What is revision history?
Revision history in Trelson Assessment is a feature designed to automatically save students' work as they write their assignments. This ensures that their progress is securely stored, allowing them to focus on their answers without worrying about losing anything due to unexpected events, such as internet disconnections or device issues. Revision history also enables you, as a teacher, to monitor the writing progress during and after assignment submission. Let's explore how it works in more detail, keeping it straightforward and easy to understand.
How does it work?
Imagine your students are typing their answers. Every time they make a change, our system automatically saves their work. If they're typing continuously, the system saves every 20 seconds. If they pause, it saves every 8 seconds. Even if the internet connection is lost temporarily, students can continue writing their assignment as normal. Once the connection is restored, their changes are automatically uploaded to the server as new revisions.
How is it shown?
During the assignment, students can see in the bottom left corner that their progress is being continuously saved to the cloud. If their device loses internet connection, students can continue working seamlessly without worrying about their progress. Once internet connection is restored, their changes will automatically be saved as a new revision.
During and after the assignment, only you, the teacher, can access these revisions. You will find up to the latest 50 of them, representing different points in the student's assignment session. Each save contains a portion of their work, adding up to roughly 30-40 minutes' worth of content.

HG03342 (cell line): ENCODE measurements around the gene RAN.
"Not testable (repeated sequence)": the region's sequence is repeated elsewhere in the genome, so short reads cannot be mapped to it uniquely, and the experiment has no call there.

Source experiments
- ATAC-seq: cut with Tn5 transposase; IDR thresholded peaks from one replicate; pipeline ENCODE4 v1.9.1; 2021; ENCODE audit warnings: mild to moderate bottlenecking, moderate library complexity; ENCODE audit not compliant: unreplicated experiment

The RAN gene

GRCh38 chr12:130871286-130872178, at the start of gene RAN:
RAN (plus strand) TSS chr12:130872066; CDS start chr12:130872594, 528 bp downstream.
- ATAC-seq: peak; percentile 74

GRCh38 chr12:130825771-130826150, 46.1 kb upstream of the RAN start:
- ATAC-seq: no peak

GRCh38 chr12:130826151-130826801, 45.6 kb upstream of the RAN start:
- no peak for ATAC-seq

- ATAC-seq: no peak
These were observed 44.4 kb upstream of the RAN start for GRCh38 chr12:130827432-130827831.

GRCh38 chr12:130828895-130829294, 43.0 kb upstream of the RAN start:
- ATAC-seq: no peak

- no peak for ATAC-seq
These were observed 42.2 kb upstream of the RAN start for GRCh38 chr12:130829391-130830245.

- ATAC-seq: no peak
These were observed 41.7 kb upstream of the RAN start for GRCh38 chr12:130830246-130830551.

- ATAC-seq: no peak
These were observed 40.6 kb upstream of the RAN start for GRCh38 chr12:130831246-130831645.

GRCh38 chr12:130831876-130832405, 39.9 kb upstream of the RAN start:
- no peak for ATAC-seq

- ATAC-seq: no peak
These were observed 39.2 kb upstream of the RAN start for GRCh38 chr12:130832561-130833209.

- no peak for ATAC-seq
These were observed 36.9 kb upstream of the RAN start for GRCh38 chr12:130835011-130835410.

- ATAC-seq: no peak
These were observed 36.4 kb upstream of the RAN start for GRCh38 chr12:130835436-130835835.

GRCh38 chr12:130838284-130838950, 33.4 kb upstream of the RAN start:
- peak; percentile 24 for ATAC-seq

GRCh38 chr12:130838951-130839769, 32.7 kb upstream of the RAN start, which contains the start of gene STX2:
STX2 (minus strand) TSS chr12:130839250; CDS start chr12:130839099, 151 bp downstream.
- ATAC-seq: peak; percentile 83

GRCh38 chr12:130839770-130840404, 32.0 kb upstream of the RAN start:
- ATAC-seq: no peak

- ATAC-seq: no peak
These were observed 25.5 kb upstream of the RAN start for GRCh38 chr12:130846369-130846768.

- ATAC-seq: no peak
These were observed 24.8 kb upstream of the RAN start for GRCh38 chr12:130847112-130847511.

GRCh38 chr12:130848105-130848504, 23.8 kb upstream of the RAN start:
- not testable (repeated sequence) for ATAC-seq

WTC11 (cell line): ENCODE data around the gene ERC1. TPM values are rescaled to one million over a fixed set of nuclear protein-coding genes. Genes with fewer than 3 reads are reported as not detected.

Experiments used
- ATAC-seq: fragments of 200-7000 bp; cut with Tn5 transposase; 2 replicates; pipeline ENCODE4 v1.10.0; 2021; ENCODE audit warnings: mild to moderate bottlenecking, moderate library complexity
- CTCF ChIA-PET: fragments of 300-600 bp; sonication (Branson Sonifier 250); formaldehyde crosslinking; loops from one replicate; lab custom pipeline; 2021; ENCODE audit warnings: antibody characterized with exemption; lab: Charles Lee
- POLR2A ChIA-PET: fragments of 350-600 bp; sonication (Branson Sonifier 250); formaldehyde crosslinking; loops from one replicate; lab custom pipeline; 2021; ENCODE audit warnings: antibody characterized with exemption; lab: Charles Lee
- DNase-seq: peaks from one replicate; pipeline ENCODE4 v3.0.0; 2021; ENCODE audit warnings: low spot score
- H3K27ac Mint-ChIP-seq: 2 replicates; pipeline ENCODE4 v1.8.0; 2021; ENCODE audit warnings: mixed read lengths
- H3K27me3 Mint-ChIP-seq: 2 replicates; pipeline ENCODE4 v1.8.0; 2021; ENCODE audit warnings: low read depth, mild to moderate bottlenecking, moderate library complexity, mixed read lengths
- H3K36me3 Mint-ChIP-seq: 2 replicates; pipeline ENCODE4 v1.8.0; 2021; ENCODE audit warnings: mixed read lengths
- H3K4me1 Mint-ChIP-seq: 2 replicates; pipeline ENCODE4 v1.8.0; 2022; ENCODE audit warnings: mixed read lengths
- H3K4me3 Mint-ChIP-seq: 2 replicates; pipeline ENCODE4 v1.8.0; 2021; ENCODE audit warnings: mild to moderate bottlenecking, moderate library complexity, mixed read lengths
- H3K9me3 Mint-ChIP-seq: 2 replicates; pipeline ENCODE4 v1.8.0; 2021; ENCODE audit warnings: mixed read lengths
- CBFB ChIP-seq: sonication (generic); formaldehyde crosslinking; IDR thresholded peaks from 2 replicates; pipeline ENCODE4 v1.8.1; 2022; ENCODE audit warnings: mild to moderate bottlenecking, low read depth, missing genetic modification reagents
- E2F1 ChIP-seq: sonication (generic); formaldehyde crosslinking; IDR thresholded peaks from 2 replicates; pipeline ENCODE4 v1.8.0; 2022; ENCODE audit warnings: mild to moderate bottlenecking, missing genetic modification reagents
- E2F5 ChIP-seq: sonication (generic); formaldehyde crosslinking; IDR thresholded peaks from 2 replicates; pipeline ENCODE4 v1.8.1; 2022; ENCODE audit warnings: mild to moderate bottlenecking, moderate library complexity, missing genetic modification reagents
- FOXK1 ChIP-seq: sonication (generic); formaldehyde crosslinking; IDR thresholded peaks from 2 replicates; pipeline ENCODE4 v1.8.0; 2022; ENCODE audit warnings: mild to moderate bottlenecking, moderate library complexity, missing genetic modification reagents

To access the revision history during an assignment, follow these steps:
1. Open Trelson Assessment as a teacher
2. Locate and open the particular assignment that your students are working on.
3. Within the assignment, go to the "Students" tab to view the list of students.
4. Identify the student whose progress you wish to review. Look for the ‘eye’ icon located on the right side of the student's information. Click on the ‘eye’ icon to monitor the student progress while they are writing.
To access the revision history of a submitted student assignment, follow these steps:
1. Open Trelson Assessment as a teacher
2. Locate and open the particular assignment you want to review the revision history for.
3. Within the assignment, go to the "Students" tab to view the list of students who have submitted their work.
4. Identify the student whose submission you wish to review. Look for the document icon located on the right side of the student's information, indicating they have submitted their work. Click on this document icon to access the Feedback module.
5. In the right corner of the feedback module, you will see a log called "Revision history" with several revisions listed in chronological order (see picture). Press on any revision to look through the student progress.
Understanding time stamps
The timestamps on these saves tell a story. For example, if the assignment started at 10am and you find a save from 11am with 2000 characters, it means the student wrote those 2000 characters between 10am and 11am. It's not because they just logged in at 11am and added some text.
Using revision history: A word of caution
Revision history can be used as a support function if you suspect cheating, but it should not be considered a foolproof method of detection. It only displays the last 50 edits, and while it provides valuable insights, it is not conclusive enough to make any accusations.
Checking student activity post assignment submission
To confirm a student's activity, you can use the event log. It shows when students log in and out, providing you with a clear understanding of their actions during the assignment.
Revision history ensures that students' work is continuously saved during the assignment, allowing you to see their progress in detail. After the assignment, only you, the teacher, can review these saves to understand their writing process. The timestamps and event logs provide valuable context, helping you assess their work accurately. However, remember that revision history is not a definitive tool for detecting cheating.